I decided to stick with MathJax for rendering the LaTeX. MathJax has some preprocessors that allow you to configure custom delimiters, but I had a hard time making them work inside of my larger JavaScript framework. So I decided to skip the preprocessors and generate the <script type="math/tex"> tags myself.

React escapes output pretty aggressively. This is generally a good thing. But it makes it hard to print script tags and unescaped LaTeX characters. To make it work, I needed to live dangerously. But I didn’t want to print any more raw content than necessary. So I have two components for rendering text that may contain LaTeX. Click the links for the full source code; here’s a summary of what’s going on:

  1. FormattedProblem performs a regular expression to find pieces of text that are set off by my custom delimiters. Text within delimiters gets passed to a LaTeX component. Text between LaTeX chunks becomes a span.
  2. LaTeX puts content to be formatted as LaTeX into a script tag, as expected by MathJax. Once the component is rendered by React, I then tell MathJax to queue it for (re)processing. See how updateTex() is called both in componentDidMount() and componentDidUpdate(). Getting the MathJax queue logic correct here was hard: I spent a lot of time dealing with unrendered or double-rendered TeX, as well as slow performance when a page contains dozens of LaTeX chunks.

A reminder that React’s dangerouslySetInnerHTML is dangerous. I’m running LaTeX content through WP’s esc_html() before delivering it to the endpoint. And because I control both the endpoint and the client, I can trust that the proper escaping is happening somewhere in the chain.

I use a very slightly modified technique to provide a live preview of formatted LaTeX. Here it is in action:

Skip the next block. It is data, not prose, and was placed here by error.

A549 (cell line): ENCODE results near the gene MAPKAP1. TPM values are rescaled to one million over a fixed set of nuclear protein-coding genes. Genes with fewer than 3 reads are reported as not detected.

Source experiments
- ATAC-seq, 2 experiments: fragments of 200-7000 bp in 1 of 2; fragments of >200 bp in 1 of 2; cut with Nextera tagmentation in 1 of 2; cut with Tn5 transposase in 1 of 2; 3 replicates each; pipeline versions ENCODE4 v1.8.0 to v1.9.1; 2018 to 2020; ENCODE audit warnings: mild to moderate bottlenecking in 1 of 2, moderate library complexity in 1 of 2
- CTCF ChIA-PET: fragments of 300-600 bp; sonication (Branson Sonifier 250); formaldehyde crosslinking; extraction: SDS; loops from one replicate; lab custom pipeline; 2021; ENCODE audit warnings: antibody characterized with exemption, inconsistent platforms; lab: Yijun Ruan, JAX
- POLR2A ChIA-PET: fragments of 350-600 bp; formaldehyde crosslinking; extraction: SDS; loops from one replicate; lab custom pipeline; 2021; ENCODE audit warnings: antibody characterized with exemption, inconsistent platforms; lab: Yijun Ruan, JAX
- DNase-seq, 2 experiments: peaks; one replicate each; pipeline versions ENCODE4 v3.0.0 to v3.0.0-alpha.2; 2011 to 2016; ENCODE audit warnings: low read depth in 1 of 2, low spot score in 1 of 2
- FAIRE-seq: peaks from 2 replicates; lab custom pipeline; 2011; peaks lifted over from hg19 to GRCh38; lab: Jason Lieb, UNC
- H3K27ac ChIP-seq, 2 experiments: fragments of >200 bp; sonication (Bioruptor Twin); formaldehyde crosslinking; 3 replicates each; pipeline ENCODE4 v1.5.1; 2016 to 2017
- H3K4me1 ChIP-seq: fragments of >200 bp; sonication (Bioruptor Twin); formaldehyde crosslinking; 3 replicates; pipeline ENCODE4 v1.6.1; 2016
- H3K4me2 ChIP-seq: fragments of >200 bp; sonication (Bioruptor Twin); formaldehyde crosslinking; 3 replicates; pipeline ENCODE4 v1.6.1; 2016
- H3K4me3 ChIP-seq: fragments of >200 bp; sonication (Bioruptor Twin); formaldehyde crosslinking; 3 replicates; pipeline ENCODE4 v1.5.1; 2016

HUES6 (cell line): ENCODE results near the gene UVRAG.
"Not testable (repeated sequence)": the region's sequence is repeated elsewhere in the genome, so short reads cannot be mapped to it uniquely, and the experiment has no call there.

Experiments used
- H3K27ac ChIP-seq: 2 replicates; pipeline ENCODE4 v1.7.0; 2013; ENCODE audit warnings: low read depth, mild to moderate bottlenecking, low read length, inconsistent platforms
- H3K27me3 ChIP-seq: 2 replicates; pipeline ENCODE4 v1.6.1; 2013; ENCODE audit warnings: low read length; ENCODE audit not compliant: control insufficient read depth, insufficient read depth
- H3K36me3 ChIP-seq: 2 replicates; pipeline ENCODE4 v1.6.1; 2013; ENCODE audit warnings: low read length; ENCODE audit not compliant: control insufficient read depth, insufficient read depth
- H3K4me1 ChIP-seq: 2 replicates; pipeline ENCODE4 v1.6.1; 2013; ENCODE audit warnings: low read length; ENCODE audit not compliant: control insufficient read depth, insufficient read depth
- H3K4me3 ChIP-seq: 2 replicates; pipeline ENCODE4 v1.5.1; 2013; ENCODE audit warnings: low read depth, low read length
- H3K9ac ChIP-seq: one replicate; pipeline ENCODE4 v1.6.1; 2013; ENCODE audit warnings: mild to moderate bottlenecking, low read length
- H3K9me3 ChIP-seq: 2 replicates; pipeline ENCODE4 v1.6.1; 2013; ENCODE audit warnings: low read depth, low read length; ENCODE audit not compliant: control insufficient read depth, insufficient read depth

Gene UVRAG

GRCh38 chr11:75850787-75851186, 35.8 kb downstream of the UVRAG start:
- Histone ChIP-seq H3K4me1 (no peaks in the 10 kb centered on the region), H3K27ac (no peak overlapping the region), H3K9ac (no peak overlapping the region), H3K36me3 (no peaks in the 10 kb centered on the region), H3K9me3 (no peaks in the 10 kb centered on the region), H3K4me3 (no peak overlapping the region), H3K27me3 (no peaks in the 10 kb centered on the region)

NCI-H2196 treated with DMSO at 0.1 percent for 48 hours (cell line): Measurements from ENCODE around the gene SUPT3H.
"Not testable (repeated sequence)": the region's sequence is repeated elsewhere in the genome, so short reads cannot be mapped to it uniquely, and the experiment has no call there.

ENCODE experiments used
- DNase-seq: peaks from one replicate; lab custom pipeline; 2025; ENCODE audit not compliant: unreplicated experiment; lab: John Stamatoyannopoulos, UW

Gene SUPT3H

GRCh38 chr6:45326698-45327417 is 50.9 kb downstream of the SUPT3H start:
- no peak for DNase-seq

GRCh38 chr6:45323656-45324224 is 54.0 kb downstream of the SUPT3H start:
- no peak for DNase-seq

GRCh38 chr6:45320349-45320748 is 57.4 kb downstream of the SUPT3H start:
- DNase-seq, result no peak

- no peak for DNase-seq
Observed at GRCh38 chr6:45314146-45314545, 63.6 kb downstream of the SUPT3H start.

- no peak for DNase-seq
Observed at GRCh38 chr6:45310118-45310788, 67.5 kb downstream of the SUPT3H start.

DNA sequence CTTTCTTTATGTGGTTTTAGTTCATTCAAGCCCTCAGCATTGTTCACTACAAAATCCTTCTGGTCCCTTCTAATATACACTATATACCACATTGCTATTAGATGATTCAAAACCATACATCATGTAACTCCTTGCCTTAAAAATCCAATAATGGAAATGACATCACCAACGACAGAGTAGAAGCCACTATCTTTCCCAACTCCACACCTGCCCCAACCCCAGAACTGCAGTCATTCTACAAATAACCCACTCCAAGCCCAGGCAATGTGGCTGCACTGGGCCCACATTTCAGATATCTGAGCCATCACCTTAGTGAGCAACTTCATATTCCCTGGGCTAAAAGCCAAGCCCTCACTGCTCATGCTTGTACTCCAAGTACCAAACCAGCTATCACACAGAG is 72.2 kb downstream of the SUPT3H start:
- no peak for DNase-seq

Pretty cool TeXnology, huh? ROFLMAO

Bebop is totally rocksteady

File this under “WPedu is killing it right now”.

The team at the Centre for Educational Research and Development at University of Lincoln (UK) has just announced the first public release of Bebop, their new BuddyPress plugin. Read more about the release and about Bebop itself. (Disclaimer – I have done some consultation for the Bebop project, though I’m writing this blog post outside of that consultant role.)

I find Bebop compelling because of what it does, and also because of how it was built. In a nutshell, Bebop is an aggregator for Open Educational Resources, or OERs. ‘OER’ is a term of art among open education folks, referring to learning resources that are available for free use, under an open license. (See OER Commons for a longer definition.) In practice, this can mean anything from videos to lesson plans to games to websites. Bebop is designed to allow members of a BuddyPress community to collect their own OERs from various web services – Twitter, YouTube, Flickr, etc – for display on their BP profiles. It’s a nice demonstration of how BuddyPress can be used as a tool for aggregating work done elsewhere on the web. It also demonstrates another way in which universities can use a free platform like BuddyPress as a non-commercial, locally hosted home for students and faculty, while recognizing that valuable work happens in spaces not under the university’s control. And from a technical point of view, I like how Bebop uses BP’s Activity component and profile metaphors to creative ends.

Bebop was built as part of a “rapid innovation” project. To put the term “rapid” in context: In the context of universities, projects usually move forward glacially. Getting approval and funding may itself take years, and by the time development begins, the original idea/technology is already obsolete. Bebop, in contrast, was conceived and developed over just a couple of months. It’s great to see these kinds of (relatively) rapid projects happening in universities – they can demonstrate to funders the benefits that come along with a bit of agility and risk and freedom.

If you’re running a BuddyPress installation in a university, you might consider taking Bebop for a spin. Get it from the wordpress.org plugin repo or follow development at Github.